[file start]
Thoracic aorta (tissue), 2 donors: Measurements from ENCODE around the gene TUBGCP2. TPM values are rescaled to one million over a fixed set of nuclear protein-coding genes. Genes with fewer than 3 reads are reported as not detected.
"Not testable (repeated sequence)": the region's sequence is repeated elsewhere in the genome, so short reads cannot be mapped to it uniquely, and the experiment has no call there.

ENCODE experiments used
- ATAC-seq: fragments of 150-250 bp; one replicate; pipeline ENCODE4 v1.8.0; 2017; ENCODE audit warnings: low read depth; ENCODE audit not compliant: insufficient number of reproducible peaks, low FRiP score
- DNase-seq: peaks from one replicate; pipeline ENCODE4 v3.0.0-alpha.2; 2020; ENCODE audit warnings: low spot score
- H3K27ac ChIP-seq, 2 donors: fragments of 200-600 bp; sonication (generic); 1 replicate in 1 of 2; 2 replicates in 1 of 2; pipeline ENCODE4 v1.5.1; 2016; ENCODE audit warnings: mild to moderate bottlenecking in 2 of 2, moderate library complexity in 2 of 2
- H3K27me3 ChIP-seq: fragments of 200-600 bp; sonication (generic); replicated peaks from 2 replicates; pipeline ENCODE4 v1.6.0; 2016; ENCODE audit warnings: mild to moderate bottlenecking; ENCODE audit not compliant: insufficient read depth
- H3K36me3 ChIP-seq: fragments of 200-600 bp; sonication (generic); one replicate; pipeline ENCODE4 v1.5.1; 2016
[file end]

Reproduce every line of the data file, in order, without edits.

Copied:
Thoracic aorta (tissue), 2 donors: Measurements from ENCODE around the gene TUBGCP2. TPM values are rescaled to one million over a fixed set of nuclear protein-coding genes. Genes with fewer than 3 reads are reported as not detected.
"Not testable (repeated sequence)": the region's sequence is repeated elsewhere in the genome, so short reads cannot be mapped to it uniquely, and the experiment has no call there.

ENCODE experiments used
- ATAC-seq: fragments of 150-250 bp; one replicate; pipeline ENCODE4 v1.8.0; 2017; ENCODE audit warnings: low read depth; ENCODE audit not compliant: insufficient number of reproducible peaks, low FRiP score
- DNase-seq: peaks from one replicate; pipeline ENCODE4 v3.0.0-alpha.2; 2020; ENCODE audit warnings: low spot score
- H3K27ac ChIP-seq, 2 donors: fragments of 200-600 bp; sonication (generic); 1 replicate in 1 of 2; 2 replicates in 1 of 2; pipeline ENCODE4 v1.5.1; 2016; ENCODE audit warnings: mild to moderate bottlenecking in 2 of 2, moderate library complexity in 2 of 2
- H3K27me3 ChIP-seq: fragments of 200-600 bp; sonication (generic); replicated peaks from 2 replicates; pipeline ENCODE4 v1.6.0; 2016; ENCODE audit warnings: mild to moderate bottlenecking; ENCODE audit not compliant: insufficient read depth
- H3K36me3 ChIP-seq: fragments of 200-600 bp; sonication (generic); one replicate; pipeline ENCODE4 v1.5.1; 2016